Matt specifically asked:
whether the Adobe feature does anything special with skin tones
I've always thought it did, and Adobe come right out and say it does. But I wanted to test it before saying so. Here's the test I did: I took our standard calibration print, which was specifically built to cover a wide range of skin tones:
And I gave it first a +100 saturation boost in LR3.3, just to see how bad it would look:
Then I undid that and gave it a +100 vibrance boost instead:
(you can (AND SHOULD) go see them all big.)
Based on that experiment, I do think vibrance gives skin tones a little bit of special dispensation. Now, Matt then followed up with:
and how to recreate that generically.
I gotta tell ya, I'm an software engineer, and was a hard core Gimp user for a very very long time... and this had me stumped for hours. But here's a best guess at how you could accomplish it:
- decompose the image into HSV layers in a new document.
- In your main document, create a new layer, I called it "faux vibrance", set it's type to Saturation.
- on that new layer, create a mask
- go back to the hsv layers document you created, select the saturation layer and copy/paste that layer into the faux vibrance layer you created in step 2.
- go back to the hsv layers document you created, select the hue layer and copy/paste that layer into the MASK on the faux vibrance layer you created in step 3.
- go into the "faux vibrance" layer and apply a curve to it, the other two answers talk about how to curve it. Personally I think this is a space for lots of trial and error, and there will be different curves for different images.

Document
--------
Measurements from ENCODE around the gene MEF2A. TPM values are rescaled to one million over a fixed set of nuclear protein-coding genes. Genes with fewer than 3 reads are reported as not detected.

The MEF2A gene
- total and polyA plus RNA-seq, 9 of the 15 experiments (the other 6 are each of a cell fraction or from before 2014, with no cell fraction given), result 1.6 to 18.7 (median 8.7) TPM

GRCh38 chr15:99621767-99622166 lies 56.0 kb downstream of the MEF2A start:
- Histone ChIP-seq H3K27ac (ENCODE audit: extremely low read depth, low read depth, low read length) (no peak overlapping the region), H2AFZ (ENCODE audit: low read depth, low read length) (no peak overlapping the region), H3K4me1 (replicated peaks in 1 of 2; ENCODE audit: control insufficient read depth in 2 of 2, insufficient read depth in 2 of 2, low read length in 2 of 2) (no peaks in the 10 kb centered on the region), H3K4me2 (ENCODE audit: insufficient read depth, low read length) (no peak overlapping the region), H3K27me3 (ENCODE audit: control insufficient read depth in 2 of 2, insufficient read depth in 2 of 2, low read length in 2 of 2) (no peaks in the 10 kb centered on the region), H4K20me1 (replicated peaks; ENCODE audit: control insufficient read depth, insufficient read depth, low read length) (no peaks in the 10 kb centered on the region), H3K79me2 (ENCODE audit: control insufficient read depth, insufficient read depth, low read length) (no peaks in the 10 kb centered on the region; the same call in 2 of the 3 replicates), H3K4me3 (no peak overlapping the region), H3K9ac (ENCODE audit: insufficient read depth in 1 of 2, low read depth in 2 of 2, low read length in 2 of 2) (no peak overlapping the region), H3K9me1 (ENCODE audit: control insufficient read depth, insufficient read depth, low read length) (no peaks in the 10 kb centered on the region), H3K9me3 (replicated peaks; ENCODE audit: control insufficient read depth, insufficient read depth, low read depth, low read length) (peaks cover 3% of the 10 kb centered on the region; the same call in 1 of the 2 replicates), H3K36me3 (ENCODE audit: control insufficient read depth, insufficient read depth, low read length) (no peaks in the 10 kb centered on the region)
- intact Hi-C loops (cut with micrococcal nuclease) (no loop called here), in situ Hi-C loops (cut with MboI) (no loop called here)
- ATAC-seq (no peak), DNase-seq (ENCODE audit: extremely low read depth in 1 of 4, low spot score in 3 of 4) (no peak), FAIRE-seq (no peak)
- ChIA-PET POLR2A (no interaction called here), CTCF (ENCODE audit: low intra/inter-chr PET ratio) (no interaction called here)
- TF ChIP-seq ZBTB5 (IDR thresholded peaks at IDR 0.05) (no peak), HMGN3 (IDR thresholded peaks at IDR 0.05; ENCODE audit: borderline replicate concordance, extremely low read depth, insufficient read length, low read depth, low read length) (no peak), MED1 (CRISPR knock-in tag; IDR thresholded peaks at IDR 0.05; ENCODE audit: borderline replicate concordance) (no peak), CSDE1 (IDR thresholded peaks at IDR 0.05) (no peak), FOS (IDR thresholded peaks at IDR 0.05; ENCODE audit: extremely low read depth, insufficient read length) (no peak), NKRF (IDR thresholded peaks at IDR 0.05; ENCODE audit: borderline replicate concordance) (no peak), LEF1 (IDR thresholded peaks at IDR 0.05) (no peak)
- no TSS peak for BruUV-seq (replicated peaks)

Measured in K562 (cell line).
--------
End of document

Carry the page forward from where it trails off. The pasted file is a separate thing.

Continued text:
- on that layer, you now have what LOOKS like a saturation layer, but it's not usable with the Gimp's saturation layer control as is. Why? because every pixel on there has (roughly) the same saturation value. (5-8 in my experience.) Gradient map to the rescue. Set your foreground color to 0 saturation (black works well) and your background color to 100 saturation (I did red, but you can pick any hue, as long as sat is 100). Now select the "FG to BG" gradient and apply the gradient color map to the layer.
- go into the "faux vibrance" layer's mask and tone down the hues you don't want to be adjusted. Caucasian skin tones for example all appear to cluster around 340-40. So those areas of the mask you're going to want to drop down "pretty low", everything else, you're going to want to push up to 100%. (I wouldn't go as far as a one bit "on or off" mask, I would feather it around the transitions, but not very much.) Again I suspect every image is going to benefit from a unique mask here, but I would probably create a custom gradient, then apply it with a gradient map. (to test this, I just did a simple, ugly, hand painted mask with two colors: white and 40% grey (V=15).) It was really surprising when I looked at the Hue layer just how OBVIOUS the skin tones were. The areas of the image that are skin were amazingly obvious on that layer.
That will give you the basic setup, once you have this working, the opacity slider on that layer is your "vibrance" control. To demonstrate what you'll end up with, here's a short screencast I made playing with the faux vibrance layer with an image of my son.